The last ten years
Since the course was upgraded to 18 holes it had been largely unchanged, with only minor alterations over the years. However, in the late nineties, it was decided to undertake some improvement works to a number of holes. This involved upgrading the greens at the 3rd (which was also moved closer to the burn and re-bunkered), 16th and 17th (also moved closer to the out of bounds) to full USGA standard.
In 2010, the 11th green was completely remodelled and upgraded to USGA standard, with 3 additional bunkers making what had been seen as one of the least demanding holes on the course a whole different proposition. The twin redwood trees are maturing and as time goes on, they will play a bigger part in protections the hole and for many, forcing a lay-up.
If the 3rd wasn’t already the most difficult par 3, this hole was lengthened by more than 20 yards to 175 yards, by the addition of a new 2 tier Medal Tee in 2011. This increased the degree of difficulty significantly, especially into a West wind.
As the climate has changed and it seems wetter weather (and winter in particular) is becoming the norm, it became clear that the Club needed to take radical action to deal with this threat to our Golf Course.
A 3 year plan was developed by the Greens Committee, aided by Jim Saunders, who’s background is in agronomy, to future-proof our Golf Course. This was presented to the Members in 2012 as a “no-choice option” and received overwhelming support, even though it meant that over the winter months for the next 3 seasons there would be significant disruption by heavy machinery as these major works were carried out.
All of the non-USGA type greens were to have drainage installed to USGA standards and over the winters of 2012 and 2013, this has been successfully completed, including the Putting Green.
This has involved installing 2 kilometres of drainage pipes, using 110 tons of gravel and 200 tons of the most expensive component in all of this, root-zone.
[blockquote quote=”We are also indebted to the Gordon Bow Group of Companies who have provided machinery and manpower to speed these efforts along – without this invaluable contribution, it’s difficult to imagine how long the programme of works would have taken.” align=”none”]
As part of a re-bunkering programme, completely new bunkers have been added at 2 of the driveable par 4’s (5 and 12) to make these holes more difficult, with the bunkers at 1, 4, 6, 7 being significantly reshaped and those at 2, 5, 8 and 11 being altered slightly.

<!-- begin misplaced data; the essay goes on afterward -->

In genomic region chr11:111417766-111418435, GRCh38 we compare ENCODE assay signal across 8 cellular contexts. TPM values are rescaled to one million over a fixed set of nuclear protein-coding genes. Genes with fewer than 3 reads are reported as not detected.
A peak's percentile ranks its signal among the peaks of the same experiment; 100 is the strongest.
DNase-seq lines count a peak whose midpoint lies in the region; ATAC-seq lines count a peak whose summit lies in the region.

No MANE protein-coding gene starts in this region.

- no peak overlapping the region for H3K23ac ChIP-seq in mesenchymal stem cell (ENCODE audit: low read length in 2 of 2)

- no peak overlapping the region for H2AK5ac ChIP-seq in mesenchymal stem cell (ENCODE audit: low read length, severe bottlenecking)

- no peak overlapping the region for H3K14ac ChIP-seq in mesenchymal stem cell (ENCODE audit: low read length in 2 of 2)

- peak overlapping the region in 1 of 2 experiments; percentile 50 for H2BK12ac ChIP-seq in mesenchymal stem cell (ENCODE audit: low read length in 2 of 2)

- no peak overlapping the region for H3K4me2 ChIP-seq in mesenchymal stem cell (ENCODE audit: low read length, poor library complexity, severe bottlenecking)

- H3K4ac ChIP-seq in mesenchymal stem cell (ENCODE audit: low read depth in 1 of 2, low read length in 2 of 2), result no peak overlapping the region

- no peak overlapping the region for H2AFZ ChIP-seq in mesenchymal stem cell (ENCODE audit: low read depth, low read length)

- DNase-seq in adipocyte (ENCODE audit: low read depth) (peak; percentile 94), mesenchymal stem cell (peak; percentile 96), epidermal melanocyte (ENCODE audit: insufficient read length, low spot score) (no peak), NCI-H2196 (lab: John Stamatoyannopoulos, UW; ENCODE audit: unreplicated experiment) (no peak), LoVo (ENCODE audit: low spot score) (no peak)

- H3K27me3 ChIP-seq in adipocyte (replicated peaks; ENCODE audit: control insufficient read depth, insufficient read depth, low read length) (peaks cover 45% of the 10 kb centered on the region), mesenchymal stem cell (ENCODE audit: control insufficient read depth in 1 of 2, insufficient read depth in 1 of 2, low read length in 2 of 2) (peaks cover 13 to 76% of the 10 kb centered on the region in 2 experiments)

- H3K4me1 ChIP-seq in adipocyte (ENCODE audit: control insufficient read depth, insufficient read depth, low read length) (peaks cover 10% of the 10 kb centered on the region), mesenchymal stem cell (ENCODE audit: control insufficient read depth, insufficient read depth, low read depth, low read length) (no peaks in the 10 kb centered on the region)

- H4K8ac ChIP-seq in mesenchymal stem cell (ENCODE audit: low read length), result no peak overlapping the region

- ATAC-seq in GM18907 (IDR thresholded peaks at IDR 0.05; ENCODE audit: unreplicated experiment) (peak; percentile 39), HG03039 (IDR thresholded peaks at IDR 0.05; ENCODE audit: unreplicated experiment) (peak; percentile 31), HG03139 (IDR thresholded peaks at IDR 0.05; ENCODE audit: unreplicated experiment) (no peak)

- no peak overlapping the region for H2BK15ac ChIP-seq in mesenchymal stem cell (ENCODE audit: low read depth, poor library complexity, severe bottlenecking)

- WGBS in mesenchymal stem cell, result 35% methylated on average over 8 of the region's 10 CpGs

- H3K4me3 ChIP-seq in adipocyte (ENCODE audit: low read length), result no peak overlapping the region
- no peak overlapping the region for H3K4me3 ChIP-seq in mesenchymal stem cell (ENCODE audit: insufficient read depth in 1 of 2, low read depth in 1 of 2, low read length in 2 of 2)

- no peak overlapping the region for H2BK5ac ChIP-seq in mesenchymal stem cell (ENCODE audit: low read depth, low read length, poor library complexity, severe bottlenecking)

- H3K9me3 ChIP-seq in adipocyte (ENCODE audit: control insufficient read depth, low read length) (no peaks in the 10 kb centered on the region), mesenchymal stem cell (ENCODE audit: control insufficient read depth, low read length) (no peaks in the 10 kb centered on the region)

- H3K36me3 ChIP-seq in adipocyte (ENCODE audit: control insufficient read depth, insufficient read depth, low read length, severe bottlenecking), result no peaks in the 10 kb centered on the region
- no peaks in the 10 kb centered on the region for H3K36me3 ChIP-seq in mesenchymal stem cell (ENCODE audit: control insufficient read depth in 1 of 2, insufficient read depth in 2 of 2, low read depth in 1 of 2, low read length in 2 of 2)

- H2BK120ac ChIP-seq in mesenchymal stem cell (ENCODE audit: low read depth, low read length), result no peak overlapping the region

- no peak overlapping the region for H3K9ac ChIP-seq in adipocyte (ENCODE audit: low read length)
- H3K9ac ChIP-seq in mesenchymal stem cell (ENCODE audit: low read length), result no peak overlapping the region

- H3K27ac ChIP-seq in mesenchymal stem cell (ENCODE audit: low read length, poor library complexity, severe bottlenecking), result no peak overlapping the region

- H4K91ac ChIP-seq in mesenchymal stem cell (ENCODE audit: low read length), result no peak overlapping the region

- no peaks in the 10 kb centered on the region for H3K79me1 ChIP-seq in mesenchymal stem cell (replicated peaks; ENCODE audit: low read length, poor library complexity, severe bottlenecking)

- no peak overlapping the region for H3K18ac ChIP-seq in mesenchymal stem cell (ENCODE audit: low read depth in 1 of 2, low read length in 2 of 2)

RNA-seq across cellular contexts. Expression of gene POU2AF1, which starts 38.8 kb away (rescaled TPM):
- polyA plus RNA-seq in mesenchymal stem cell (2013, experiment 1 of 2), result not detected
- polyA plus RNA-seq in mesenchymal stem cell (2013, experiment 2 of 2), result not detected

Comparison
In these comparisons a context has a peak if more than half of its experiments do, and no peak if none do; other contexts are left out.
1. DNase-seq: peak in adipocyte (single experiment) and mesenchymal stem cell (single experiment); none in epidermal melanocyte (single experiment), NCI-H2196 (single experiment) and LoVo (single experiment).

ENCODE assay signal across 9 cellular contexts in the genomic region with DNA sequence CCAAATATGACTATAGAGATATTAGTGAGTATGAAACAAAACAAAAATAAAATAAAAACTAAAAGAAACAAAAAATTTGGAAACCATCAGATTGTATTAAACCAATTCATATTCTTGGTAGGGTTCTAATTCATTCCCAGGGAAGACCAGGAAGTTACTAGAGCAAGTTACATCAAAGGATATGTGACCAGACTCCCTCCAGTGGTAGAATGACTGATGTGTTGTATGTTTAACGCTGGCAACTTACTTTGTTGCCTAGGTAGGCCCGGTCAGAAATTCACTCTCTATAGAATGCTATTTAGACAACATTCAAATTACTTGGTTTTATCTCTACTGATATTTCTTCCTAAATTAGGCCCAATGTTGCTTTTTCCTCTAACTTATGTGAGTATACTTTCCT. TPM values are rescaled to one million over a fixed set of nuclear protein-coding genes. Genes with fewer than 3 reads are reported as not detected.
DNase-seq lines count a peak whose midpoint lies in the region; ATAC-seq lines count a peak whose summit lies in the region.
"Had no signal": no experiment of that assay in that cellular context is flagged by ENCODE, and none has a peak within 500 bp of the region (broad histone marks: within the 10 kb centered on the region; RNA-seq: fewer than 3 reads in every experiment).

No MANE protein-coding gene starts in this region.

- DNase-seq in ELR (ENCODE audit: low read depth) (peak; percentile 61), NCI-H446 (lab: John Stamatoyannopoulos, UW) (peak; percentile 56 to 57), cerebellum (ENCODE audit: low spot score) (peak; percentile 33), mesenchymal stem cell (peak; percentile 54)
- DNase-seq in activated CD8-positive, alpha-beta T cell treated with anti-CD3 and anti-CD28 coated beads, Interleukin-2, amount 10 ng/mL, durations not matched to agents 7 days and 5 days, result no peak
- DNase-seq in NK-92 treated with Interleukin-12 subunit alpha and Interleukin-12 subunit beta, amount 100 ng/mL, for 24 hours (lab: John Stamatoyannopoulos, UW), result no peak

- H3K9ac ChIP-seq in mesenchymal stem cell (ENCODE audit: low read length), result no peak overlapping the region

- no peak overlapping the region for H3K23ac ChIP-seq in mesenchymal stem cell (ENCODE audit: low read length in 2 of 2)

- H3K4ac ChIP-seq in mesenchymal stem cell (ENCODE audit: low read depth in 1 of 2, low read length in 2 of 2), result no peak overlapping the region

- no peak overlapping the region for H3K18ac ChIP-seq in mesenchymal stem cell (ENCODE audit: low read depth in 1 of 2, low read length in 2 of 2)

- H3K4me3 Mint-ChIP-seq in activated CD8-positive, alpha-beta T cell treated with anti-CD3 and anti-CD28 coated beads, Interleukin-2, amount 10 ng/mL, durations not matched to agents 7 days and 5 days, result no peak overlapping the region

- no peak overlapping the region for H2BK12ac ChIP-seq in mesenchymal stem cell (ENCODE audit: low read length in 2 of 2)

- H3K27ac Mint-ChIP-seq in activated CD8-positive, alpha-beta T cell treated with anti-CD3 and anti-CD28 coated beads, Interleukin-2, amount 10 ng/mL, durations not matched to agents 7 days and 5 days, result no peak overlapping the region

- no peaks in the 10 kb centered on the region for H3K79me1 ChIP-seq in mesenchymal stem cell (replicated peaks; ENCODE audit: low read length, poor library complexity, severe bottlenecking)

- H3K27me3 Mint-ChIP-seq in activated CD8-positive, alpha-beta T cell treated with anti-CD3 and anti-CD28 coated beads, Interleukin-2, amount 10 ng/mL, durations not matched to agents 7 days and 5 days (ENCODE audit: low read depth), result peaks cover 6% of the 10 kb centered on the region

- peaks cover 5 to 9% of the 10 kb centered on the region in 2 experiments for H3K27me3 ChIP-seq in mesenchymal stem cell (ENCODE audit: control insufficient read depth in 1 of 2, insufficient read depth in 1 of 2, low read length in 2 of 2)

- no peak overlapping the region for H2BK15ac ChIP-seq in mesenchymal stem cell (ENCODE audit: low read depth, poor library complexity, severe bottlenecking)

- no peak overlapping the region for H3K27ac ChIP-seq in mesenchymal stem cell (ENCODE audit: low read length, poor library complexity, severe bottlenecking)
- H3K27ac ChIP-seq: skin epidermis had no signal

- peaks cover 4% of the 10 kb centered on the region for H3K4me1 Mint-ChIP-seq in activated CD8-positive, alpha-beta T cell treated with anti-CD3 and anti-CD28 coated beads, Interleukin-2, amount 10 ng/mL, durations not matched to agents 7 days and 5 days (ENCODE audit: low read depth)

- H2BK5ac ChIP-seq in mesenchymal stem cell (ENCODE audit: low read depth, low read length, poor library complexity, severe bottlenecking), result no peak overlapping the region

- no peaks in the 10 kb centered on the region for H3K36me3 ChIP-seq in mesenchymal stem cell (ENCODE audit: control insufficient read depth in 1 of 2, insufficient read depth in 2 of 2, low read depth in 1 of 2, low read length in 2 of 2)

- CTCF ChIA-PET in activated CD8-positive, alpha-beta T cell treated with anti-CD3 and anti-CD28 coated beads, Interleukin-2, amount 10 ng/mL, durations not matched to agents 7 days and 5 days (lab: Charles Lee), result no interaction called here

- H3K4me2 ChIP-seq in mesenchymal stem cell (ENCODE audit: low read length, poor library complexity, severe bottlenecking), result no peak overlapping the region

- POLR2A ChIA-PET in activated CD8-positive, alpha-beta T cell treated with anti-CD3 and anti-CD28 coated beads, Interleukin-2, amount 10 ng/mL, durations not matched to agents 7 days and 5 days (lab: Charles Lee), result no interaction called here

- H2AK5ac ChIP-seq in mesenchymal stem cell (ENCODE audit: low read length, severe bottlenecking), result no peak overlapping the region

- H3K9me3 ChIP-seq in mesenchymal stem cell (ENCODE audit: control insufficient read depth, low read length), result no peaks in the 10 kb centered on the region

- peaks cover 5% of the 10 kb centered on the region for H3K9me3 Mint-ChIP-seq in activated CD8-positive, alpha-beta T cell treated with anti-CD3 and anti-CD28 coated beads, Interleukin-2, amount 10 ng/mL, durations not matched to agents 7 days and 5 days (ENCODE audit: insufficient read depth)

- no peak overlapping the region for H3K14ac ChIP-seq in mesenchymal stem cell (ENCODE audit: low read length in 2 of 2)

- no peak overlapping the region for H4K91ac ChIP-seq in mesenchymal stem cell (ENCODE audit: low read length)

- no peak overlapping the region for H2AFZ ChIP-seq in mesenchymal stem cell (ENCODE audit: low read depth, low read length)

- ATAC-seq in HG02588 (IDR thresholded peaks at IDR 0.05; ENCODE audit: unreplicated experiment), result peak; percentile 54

All of these works have been carried out alongside an aggressive programme of Hollow-coring, Scarifying and Top Dressing with sand has to reduce the organic material in the Greens. This has seen the thatch content reduced by 30-40%.
The battle against thatch is never ending and our efforts will continue, with ongoing programmes designed to reduce the thatch content to no more than 20%.
Most recently, additional drainage has been installed at the 3rd Green in the form of a shallow swale to prevent water running from the banking across the surface of the Green. It will also serve as a slight barrier to a pulled tee shot finding its way to the putting surface!
Open ditches have been created at the 10th and 13th holes, although not generally in play. These have been constructed with the use of kerbs, slabs and stone setts to improve the aesthetic appearance of these features.
The 3rd medal tee has been increased in size with the two-tiers being adjusted to create one level. This will allow more playing surface and reduce wear and tear, plus giving more teeing options depending on conditions.
At this point it is worth mentioning here that all of the things which have been achieved in the last few years have required significant investment, not only in a financial sense, but also in other ways.
The additional input which has been required from the Greens team, the Greens Convenor, Course Manager Gordon Law, the host of members who have helped out with labouring to free up the green-keepers time has all been incredible.
All of this got the attention of the local press and we had a great article about the Club published in the Edinburgh Evening News which was fantastic news. Click on the link to read the article.
So what’s next? There’s still work to be done in other areas of the course to combat the increasingly wet weather and the Greens team will be working to improve the golf course’s ability to recover from periods of rain. Bunker renovations will continue and other areas such as tees will be getting more attention in the periods ahead.
Rest assured, we will continue to invest in our most valuable asset.